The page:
Carbon nanotube transistors scaled to a 40-nanometer footprint

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Science  30 Jun 2017:
Vol. 356, Issue 6345, pp. 1369-1372
DOI: 10.1126/science.aan2476

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Carbon nanotubes on the roadmap

The formal challenge for high-performance transistors is to fit within ever smaller devices. They need to shrink from a lateral dimension of about 100 to 40 nanometers. Cao et al. fabricated tiny devices by using a single semiconducting carbon nanotubes, as well as arrays of these nanotubes. High performance (a high saturation on-state current >1.2 milliamperes per micrometer and a conductance >2 millisiemens per micrometer) was delivered by making end-bonded contacts to the nanotubes with cobalt-molybdenum alloys.

Science, this issue p. 1369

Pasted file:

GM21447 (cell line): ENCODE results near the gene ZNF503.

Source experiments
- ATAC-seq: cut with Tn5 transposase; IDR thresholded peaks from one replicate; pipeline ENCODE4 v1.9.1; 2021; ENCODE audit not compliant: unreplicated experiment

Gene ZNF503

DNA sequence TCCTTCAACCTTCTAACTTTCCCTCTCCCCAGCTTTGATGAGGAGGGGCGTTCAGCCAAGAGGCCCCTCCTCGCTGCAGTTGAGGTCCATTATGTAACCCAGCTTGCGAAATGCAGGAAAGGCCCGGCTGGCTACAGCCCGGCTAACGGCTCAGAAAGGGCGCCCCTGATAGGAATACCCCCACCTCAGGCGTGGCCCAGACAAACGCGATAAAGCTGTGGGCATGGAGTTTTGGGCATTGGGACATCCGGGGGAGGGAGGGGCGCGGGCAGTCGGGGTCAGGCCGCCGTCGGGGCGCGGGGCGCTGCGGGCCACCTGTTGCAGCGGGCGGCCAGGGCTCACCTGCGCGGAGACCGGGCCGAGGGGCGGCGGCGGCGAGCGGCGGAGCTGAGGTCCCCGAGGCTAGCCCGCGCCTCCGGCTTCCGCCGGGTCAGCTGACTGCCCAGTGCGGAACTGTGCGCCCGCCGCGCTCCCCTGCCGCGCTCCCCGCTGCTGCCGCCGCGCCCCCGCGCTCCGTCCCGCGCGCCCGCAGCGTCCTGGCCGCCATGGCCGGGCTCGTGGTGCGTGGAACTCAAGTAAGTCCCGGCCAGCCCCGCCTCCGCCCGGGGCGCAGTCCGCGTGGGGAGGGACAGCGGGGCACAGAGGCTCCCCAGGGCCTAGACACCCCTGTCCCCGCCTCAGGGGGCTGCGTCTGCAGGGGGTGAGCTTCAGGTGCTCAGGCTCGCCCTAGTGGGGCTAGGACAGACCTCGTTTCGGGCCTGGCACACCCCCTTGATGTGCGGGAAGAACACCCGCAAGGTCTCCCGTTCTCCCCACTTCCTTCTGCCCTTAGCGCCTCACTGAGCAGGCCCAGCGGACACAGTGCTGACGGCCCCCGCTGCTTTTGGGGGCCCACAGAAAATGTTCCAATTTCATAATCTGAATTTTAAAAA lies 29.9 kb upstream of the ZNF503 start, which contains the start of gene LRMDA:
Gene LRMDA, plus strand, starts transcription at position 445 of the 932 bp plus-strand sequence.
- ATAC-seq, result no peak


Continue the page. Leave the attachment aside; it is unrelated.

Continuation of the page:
The International Technology Roadmap for Semiconductors challenges the device research community to reduce the transistor footprint containing all components to 40 nanometers within the next decade. We report on a p-channel transistor scaled to such an extremely small dimension. Built on one semiconducting carbon nanotube, it occupies less than half the space of leading silicon technologies, while delivering a significantly higher pitch-normalized current density—above 0.9 milliampere per micrometer at a low supply voltage of 0.5 volts with a subthreshold swing of 85 millivolts per decade. Furthermore, we show transistors with the same small footprint built on actual high-density arrays of such nanotubes that deliver higher current than that of the best-competing silicon devices under the same overdrive, without any normalization. We achieve this using low-resistance end-bonded contacts, a high-purity semiconducting carbon nanotube source, and self-assembly to pack nanotubes into full surface-coverage aligned arrays.

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